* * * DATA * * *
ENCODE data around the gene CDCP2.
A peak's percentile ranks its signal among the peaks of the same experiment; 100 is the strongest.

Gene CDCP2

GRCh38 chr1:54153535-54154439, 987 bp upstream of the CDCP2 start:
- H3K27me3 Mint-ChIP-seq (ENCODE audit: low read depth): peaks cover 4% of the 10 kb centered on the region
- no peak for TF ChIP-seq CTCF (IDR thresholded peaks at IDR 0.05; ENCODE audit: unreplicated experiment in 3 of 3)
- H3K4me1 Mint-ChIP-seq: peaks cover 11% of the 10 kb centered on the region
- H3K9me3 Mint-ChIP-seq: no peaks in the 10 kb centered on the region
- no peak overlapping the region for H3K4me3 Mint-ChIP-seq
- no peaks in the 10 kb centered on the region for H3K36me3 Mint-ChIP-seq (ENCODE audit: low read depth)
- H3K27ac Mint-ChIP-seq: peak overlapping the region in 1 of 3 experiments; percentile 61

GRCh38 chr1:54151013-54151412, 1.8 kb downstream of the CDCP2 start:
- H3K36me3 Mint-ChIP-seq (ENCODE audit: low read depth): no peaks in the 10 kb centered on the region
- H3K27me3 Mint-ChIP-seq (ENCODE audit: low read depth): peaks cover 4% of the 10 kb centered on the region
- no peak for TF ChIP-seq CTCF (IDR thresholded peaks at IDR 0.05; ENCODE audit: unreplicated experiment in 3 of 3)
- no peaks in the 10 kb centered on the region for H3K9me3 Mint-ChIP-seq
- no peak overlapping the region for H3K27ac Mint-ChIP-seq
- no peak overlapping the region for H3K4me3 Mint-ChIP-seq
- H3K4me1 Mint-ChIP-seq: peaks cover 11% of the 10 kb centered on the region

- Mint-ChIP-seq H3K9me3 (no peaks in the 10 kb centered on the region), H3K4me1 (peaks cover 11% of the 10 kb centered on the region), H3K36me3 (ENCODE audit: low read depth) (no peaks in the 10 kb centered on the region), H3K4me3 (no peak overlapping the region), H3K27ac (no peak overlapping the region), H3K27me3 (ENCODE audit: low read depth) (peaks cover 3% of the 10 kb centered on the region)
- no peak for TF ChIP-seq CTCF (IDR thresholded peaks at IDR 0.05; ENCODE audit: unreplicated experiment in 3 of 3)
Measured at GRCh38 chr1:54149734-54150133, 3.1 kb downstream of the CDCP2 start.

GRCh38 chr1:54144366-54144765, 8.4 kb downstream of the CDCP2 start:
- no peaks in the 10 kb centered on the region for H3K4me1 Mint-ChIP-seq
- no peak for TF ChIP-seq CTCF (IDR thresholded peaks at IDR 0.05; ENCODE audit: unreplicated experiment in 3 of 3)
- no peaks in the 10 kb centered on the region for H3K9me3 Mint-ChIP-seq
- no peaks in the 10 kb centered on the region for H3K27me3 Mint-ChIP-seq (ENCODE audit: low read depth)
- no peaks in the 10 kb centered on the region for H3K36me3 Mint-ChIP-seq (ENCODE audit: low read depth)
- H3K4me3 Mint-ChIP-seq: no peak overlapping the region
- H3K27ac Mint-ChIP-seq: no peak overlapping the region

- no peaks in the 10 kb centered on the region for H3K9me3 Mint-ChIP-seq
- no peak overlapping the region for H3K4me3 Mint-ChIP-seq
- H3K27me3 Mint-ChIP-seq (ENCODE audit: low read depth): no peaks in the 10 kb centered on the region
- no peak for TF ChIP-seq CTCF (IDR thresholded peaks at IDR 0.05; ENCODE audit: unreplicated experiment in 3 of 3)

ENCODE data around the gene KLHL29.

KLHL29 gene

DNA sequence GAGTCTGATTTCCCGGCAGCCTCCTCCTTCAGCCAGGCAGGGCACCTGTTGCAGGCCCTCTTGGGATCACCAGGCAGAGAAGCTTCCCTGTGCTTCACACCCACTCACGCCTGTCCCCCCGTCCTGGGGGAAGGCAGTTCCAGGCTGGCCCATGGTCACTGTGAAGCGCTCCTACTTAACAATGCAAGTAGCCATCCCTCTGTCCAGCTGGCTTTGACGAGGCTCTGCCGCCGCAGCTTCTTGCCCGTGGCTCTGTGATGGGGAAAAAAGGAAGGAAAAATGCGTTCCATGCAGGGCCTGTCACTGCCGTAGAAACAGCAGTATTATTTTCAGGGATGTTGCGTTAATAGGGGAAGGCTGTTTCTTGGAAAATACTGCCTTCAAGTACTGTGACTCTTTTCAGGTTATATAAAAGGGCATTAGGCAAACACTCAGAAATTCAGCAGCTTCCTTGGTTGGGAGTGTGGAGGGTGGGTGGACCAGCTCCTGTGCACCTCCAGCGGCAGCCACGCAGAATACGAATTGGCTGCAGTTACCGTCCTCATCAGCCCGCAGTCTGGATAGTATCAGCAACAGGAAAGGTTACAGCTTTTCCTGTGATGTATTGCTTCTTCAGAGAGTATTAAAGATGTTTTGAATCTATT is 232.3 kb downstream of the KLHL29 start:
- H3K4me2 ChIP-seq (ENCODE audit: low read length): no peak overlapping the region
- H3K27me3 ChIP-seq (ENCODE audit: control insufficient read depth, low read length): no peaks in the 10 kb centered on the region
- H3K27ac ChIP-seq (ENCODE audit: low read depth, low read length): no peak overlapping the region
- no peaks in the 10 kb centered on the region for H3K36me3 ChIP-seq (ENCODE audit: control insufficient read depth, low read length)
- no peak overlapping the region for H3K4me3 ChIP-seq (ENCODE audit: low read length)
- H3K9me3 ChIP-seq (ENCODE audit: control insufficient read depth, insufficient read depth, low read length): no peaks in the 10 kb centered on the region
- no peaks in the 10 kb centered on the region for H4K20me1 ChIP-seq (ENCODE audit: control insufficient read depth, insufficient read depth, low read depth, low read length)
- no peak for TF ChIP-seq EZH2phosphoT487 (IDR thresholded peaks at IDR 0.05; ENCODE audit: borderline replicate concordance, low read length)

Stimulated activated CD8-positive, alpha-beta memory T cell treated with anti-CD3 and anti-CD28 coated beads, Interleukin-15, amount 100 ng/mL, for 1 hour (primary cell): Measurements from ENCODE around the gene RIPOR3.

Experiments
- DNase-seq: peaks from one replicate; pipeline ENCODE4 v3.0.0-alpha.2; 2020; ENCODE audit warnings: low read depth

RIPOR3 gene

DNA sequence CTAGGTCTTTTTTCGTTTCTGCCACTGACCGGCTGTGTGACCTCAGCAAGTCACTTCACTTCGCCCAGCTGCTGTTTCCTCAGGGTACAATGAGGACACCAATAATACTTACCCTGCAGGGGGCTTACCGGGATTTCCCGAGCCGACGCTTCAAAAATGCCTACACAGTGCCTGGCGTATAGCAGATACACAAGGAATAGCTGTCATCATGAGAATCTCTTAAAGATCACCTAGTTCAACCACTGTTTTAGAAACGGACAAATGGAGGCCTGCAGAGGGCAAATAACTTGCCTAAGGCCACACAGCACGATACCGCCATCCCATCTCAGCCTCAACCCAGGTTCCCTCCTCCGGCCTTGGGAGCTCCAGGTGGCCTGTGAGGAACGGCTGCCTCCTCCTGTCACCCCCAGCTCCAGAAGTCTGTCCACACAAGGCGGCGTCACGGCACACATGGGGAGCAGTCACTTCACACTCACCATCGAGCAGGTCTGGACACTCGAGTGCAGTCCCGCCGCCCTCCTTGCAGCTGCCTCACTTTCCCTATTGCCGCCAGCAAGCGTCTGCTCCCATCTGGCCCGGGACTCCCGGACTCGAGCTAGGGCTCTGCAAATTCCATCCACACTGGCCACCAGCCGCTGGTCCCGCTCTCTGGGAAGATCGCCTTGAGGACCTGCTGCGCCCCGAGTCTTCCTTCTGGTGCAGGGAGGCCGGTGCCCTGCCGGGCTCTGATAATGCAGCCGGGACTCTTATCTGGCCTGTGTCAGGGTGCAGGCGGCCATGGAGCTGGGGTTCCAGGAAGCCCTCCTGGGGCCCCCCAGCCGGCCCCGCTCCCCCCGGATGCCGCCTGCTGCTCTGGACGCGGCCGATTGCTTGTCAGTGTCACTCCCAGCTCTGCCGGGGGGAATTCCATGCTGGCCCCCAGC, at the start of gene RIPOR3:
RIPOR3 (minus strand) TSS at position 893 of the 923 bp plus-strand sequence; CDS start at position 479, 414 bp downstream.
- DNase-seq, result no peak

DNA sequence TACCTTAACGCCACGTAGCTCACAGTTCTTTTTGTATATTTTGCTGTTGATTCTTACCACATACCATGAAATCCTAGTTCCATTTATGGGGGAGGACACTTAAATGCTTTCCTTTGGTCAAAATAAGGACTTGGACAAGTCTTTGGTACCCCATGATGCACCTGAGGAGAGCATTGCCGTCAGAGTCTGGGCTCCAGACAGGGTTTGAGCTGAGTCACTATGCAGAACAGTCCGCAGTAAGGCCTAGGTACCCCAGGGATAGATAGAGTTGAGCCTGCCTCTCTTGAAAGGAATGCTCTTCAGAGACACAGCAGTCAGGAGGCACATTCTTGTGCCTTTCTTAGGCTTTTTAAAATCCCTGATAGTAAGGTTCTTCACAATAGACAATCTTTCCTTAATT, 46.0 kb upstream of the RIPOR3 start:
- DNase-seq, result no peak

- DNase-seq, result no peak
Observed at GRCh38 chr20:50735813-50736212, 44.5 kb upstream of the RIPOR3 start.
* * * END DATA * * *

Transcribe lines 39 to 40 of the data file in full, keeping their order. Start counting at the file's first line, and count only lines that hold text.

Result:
- H3K27me3 ChIP-seq (ENCODE audit: control insufficient read depth, low read length): no peaks in the 10 kb centered on the region
- H3K27ac ChIP-seq (ENCODE audit: low read depth, low read length): no peak overlapping the region